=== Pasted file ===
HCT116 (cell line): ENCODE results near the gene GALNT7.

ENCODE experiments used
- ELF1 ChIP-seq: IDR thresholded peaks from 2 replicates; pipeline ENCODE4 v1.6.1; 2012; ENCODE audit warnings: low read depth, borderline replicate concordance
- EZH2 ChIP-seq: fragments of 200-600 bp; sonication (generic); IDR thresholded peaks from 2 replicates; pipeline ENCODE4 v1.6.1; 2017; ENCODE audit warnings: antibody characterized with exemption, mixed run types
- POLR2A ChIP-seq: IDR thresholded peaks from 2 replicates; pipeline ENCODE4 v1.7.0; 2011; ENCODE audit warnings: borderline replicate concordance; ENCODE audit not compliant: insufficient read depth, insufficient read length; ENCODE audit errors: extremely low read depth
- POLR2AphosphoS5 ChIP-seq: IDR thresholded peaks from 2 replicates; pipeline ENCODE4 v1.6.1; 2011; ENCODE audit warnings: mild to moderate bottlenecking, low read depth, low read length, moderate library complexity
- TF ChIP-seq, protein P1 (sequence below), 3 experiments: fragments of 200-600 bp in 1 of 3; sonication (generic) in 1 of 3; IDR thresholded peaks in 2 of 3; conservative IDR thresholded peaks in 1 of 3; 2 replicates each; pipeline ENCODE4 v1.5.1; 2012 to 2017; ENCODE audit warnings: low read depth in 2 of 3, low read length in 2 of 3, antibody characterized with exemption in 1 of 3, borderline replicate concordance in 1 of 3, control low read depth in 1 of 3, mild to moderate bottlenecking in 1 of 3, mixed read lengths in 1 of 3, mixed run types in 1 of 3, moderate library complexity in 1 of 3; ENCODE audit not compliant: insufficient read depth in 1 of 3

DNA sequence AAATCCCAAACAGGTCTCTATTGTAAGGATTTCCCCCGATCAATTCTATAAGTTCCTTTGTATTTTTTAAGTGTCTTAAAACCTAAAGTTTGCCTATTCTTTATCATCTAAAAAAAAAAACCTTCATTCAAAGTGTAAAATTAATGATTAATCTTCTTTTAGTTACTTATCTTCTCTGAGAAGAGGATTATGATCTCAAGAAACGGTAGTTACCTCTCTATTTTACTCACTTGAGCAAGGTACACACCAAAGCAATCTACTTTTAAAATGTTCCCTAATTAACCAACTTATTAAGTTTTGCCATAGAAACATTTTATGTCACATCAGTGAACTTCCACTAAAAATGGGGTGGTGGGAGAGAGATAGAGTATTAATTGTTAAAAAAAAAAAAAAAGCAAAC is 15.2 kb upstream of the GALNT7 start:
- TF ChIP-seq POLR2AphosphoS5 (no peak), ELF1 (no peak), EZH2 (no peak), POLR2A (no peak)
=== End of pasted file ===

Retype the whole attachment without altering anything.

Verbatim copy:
HCT116 (cell line): ENCODE results near the gene GALNT7.

ENCODE experiments used
- ELF1 ChIP-seq: IDR thresholded peaks from 2 replicates; pipeline ENCODE4 v1.6.1; 2012; ENCODE audit warnings: low read depth, borderline replicate concordance
- EZH2 ChIP-seq: fragments of 200-600 bp; sonication (generic); IDR thresholded peaks from 2 replicates; pipeline ENCODE4 v1.6.1; 2017; ENCODE audit warnings: antibody characterized with exemption, mixed run types
- POLR2A ChIP-seq: IDR thresholded peaks from 2 replicates; pipeline ENCODE4 v1.7.0; 2011; ENCODE audit warnings: borderline replicate concordance; ENCODE audit not compliant: insufficient read depth, insufficient read length; ENCODE audit errors: extremely low read depth
- POLR2AphosphoS5 ChIP-seq: IDR thresholded peaks from 2 replicates; pipeline ENCODE4 v1.6.1; 2011; ENCODE audit warnings: mild to moderate bottlenecking, low read depth, low read length, moderate library complexity
- TF ChIP-seq, protein P1 (sequence below), 3 experiments: fragments of 200-600 bp in 1 of 3; sonication (generic) in 1 of 3; IDR thresholded peaks in 2 of 3; conservative IDR thresholded peaks in 1 of 3; 2 replicates each; pipeline ENCODE4 v1.5.1; 2012 to 2017; ENCODE audit warnings: low read depth in 2 of 3, low read length in 2 of 3, antibody characterized with exemption in 1 of 3, borderline replicate concordance in 1 of 3, control low read depth in 1 of 3, mild to moderate bottlenecking in 1 of 3, mixed read lengths in 1 of 3, mixed run types in 1 of 3, moderate library complexity in 1 of 3; ENCODE audit not compliant: insufficient read depth in 1 of 3

DNA sequence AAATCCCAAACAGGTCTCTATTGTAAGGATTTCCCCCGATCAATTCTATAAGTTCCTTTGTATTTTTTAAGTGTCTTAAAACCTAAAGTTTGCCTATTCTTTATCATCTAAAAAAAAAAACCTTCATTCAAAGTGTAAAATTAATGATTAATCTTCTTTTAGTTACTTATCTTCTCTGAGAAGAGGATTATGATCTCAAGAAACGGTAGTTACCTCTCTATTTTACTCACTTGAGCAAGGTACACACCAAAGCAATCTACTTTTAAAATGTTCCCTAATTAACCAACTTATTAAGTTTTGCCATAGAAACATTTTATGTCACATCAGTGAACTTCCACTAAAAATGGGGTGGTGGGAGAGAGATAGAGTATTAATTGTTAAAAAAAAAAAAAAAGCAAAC is 15.2 kb upstream of the GALNT7 start:
- TF ChIP-seq POLR2AphosphoS5 (no peak), ELF1 (no peak), EZH2 (no peak), POLR2A (no peak)